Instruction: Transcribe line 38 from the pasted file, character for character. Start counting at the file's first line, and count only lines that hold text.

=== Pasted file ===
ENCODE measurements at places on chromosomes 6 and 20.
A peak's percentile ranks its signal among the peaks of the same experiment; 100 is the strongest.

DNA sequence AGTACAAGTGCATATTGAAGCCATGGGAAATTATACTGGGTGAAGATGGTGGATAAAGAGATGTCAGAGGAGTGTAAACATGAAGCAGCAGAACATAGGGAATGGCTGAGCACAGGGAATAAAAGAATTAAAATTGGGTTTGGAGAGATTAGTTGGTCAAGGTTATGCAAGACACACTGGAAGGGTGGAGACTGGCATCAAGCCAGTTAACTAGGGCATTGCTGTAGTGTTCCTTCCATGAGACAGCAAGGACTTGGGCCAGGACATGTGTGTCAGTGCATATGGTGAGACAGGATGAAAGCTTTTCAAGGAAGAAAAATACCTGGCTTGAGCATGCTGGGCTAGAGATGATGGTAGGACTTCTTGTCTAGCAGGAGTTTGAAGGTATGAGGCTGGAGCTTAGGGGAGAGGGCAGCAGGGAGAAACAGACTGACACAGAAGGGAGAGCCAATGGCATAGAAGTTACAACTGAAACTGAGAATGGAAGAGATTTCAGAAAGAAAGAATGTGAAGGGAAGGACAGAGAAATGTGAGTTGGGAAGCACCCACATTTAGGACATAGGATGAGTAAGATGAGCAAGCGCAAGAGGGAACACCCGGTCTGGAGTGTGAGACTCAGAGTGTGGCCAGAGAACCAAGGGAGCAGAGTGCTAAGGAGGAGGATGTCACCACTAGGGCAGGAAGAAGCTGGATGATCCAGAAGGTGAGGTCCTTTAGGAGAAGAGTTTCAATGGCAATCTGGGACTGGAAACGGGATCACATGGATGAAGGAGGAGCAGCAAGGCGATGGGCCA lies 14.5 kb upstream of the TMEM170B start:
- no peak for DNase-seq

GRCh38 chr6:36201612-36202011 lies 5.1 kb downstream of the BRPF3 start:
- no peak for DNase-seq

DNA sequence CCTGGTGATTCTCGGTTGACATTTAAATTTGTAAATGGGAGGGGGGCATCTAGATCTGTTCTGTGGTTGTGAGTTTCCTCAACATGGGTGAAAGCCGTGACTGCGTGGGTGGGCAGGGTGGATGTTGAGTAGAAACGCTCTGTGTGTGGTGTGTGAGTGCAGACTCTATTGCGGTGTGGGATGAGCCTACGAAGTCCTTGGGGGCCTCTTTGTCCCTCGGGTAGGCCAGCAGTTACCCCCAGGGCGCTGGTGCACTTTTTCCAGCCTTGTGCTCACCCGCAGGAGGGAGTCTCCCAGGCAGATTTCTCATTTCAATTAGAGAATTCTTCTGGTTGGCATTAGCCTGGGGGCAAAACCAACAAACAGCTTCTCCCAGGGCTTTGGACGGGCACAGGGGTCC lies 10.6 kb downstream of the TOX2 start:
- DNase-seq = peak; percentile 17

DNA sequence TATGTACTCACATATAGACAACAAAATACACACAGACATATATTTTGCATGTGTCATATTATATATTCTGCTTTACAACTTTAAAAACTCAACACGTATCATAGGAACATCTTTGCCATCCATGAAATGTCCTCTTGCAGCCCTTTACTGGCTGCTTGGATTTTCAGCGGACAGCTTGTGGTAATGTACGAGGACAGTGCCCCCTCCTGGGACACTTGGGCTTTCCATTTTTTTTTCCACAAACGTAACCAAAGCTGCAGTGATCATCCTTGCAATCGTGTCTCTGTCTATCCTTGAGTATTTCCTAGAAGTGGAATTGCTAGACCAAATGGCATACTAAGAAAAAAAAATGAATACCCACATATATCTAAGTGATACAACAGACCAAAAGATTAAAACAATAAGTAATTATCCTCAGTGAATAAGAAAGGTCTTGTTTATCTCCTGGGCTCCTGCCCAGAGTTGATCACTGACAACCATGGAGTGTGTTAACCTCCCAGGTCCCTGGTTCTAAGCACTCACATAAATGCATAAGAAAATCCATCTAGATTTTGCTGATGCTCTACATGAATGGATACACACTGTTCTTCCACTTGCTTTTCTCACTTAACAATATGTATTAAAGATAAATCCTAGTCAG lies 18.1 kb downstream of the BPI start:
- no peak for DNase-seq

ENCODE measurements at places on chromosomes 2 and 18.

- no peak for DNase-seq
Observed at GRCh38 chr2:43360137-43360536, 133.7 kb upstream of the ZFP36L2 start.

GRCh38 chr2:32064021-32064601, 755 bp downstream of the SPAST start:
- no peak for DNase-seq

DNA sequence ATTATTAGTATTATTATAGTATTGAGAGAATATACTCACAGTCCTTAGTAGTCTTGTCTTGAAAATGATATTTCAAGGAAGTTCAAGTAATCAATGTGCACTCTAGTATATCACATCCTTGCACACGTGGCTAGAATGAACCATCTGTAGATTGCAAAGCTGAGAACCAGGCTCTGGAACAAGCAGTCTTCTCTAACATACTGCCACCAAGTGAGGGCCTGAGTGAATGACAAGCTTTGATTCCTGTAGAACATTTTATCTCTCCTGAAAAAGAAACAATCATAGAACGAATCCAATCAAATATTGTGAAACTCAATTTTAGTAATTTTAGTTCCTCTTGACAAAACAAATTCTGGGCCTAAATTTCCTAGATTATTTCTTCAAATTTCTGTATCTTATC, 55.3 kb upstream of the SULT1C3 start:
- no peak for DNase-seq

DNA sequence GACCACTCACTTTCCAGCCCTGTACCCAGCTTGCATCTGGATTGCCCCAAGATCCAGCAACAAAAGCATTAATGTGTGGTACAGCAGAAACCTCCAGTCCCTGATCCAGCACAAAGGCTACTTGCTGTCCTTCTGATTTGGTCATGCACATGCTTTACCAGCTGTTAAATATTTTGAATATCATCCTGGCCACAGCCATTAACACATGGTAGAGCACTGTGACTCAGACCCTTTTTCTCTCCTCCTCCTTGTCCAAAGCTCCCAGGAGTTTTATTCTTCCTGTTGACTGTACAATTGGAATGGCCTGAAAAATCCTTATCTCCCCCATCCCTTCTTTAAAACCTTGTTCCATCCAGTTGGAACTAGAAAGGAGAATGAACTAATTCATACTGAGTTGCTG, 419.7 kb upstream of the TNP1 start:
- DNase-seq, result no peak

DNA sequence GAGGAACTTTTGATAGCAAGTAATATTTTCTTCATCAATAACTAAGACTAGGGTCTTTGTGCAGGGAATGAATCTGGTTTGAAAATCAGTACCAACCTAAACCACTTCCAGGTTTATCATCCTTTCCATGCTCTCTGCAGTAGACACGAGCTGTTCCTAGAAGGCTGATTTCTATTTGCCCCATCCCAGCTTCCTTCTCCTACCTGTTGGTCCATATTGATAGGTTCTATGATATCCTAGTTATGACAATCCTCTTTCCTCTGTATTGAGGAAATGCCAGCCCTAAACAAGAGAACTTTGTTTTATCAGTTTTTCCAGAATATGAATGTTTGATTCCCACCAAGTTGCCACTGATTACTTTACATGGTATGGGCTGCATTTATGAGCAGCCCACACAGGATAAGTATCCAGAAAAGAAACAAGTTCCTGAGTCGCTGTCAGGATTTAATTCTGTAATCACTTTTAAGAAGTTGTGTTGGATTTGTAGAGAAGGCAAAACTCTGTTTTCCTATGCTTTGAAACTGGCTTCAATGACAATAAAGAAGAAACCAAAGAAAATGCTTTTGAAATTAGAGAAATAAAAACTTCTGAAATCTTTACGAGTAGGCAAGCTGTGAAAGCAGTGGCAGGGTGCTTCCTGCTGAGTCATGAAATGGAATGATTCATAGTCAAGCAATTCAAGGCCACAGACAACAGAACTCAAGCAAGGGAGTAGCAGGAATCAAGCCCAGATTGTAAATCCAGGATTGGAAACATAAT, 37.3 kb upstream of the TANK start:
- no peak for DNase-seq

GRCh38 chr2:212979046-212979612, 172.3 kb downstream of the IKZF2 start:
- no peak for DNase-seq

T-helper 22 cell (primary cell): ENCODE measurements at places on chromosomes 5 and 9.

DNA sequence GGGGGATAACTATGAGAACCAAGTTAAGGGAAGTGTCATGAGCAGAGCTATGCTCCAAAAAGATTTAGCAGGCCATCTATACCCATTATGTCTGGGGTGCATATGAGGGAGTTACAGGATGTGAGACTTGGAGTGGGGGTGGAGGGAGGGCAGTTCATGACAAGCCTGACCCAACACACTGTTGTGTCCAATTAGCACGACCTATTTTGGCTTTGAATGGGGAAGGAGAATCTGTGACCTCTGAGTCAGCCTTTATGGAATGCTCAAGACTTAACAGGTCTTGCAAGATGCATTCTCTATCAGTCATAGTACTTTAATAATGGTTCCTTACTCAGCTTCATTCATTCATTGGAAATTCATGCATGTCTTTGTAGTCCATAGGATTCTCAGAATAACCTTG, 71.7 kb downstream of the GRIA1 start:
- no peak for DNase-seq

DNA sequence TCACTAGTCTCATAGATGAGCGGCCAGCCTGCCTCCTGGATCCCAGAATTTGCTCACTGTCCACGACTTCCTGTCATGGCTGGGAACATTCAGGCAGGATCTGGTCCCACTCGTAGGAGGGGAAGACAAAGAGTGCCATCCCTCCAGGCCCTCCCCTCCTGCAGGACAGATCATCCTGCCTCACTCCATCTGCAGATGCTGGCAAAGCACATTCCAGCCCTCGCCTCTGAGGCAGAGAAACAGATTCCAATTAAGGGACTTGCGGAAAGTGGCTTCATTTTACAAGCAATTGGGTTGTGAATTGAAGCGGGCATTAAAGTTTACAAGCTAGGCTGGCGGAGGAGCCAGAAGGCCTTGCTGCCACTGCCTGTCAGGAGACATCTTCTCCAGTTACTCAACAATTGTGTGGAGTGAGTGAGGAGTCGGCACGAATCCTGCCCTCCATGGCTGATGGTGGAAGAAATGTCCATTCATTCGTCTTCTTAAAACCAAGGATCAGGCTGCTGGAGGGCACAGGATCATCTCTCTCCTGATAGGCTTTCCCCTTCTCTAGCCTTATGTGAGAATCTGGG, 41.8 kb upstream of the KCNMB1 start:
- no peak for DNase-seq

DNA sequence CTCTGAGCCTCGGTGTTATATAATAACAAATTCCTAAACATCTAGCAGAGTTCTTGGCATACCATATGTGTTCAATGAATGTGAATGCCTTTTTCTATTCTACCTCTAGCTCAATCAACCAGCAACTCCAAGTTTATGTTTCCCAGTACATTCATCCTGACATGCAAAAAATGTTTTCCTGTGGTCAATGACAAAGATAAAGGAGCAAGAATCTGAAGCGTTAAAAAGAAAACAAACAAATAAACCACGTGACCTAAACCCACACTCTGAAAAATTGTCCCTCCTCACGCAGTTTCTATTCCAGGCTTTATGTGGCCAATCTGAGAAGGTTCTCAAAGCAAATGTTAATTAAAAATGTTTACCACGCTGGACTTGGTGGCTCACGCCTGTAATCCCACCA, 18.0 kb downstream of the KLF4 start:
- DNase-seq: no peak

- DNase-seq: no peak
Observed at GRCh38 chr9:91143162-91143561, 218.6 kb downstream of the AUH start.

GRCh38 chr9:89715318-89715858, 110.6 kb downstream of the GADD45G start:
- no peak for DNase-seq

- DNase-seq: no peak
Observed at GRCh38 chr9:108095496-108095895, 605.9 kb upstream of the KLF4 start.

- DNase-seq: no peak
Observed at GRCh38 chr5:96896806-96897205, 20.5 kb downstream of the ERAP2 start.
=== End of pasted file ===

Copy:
Observed at GRCh38 chr5:96896806-96897205, 20.5 kb downstream of the ERAP2 start.